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Molecular Test Detects Three Arboviruses in Plasma Samples

By LabMedica International staff writers
Posted on 04 Aug 2016
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Image: A digitally colorized transmission electron micrograph (TEM) of Zika virus. Viral particles are 40 nm in diameter with an outer envelope and dense inner core (Photo courtesy of Cynthia Goldsmith / CDC).
Image: A digitally colorized transmission electron micrograph (TEM) of Zika virus. Viral particles are 40 nm in diameter with an outer envelope and dense inner core (Photo courtesy of Cynthia Goldsmith / CDC).
Currently, multiple arboviruses are circulating in Brazil: Zika, chikungunya and dengue and they have similar clinical pictures, which can lead to misdiagnosis based on clinical grounds alone.

Detection tests for viral ribonucleic acid (RNA) such as the quantitative reverse transcription polymerase chain reaction (RT-qPCR) can reliably and specifically distinguish the three viruses and the specific diagnosis can be important in anticipating, preventing, and managing complications.

Scientists at the Laboratório Sabin (Brasília, Brazil) and their colleagues collected 90 plasma samples from the routine arbovirus laboratory, 20 positive for Zika (RT-qPCR), six positive for chikungunya (RT-qPCR), 18 positive for dengue nonstructural protein 1 antigen test (NS-1) and 46 negative for all three viruses. Nucleic acids were extracted from 1mL of sample by using an automated DNA extractor. An in-vitro transcribed random RNA sequence, which is not found in the nature, was spiked into plasmas during the nucleic acids extraction to function as a process control. Primers/probes for chikungunya were specifically designed for this study.

Zika, chikungunya and dengue viruses were assessed simultaneously by RT-qPCR, but in independent reaction wells. The control RNA was co-amplified in all instances. The viral loads of specific samples were quantified against a serial dilution of synthetic single-stranded DNA (ssDNA) and the limits of detection of each assay were determined by probit regression analysis. To investigate the precision of the assays, three samples at ~72, ~7.2 and ~0.72 copies/mL of each viruses were evaluated by using the Clinical and Laboratory Standards Institute (CLSI) EP12-A2 method during five days in quadruplicate by two operators.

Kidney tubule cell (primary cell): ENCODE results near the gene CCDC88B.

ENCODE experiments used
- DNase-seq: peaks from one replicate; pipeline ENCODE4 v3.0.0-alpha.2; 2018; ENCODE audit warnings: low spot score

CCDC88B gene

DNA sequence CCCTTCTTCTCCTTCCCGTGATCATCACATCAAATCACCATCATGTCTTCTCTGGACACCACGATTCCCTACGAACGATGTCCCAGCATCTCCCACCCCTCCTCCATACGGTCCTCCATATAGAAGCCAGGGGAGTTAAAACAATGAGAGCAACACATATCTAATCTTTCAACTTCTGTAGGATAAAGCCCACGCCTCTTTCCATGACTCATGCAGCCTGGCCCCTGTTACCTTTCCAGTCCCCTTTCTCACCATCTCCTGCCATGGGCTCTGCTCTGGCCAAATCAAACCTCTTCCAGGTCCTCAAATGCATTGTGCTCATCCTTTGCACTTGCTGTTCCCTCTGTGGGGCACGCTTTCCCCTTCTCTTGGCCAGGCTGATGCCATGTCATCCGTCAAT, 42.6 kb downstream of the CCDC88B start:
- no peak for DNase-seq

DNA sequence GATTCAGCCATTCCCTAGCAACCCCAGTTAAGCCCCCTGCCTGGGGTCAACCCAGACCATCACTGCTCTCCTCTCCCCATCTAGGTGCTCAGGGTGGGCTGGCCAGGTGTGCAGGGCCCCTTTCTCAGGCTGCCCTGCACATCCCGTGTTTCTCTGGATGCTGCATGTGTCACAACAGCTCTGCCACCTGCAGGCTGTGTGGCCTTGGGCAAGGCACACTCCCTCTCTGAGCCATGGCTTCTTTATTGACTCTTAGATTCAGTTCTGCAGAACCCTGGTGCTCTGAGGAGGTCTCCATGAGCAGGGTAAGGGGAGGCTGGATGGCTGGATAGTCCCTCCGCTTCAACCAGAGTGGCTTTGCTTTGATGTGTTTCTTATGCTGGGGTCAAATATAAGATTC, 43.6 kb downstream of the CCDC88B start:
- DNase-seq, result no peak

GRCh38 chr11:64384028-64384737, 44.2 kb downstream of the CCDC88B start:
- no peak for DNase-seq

The investigators reported that the limits of detection were 26 copies/mL for Zika, 23.5 copies/mL, for chikungunya and 25.6 copies/mL for dengue. The ~72, ~7.2 and ~0.72 copies/mL samples yielded 18/20 (90%), 2/20 (10%) and 1/20 (5%) positive results for Zika, 18/20 (90%), 4/20 (20%) and 0/20 (0%) positive results for chikungunya and 20/20 (100%), 16/20 (80%) and 0/20 (0%) positive results for dengue, respectively. The total, positive and negative agreements between compared methods were 95.5%, 90% and 97.5 for Zika, 100% for all methods for chikungunya and 95.6%, 100% and 94.5%, for dengue, respectively. No cross-reaction was observed.

The authors concluded that the RT-PCR method for simultaneous detection of Zika, chikungunya and dengue viruses is highly sensitive, all assays showed limit of detection below 50 copies/mL. Moreover, cut-off regions were characterized and acceptable precisions were observed for positive (~72 copies/mL and above) and negative (~0.72 copies/mL and below) results. Finally, the agreements with the comparative methods were very good, above 90% of concordance in all instances. The study was presented at the 68th American Association of Clinical Chemistry (AACC) Annual Scientific Meeting held July 31 to August 4, 2016, in Philadelphia, PA, USA.

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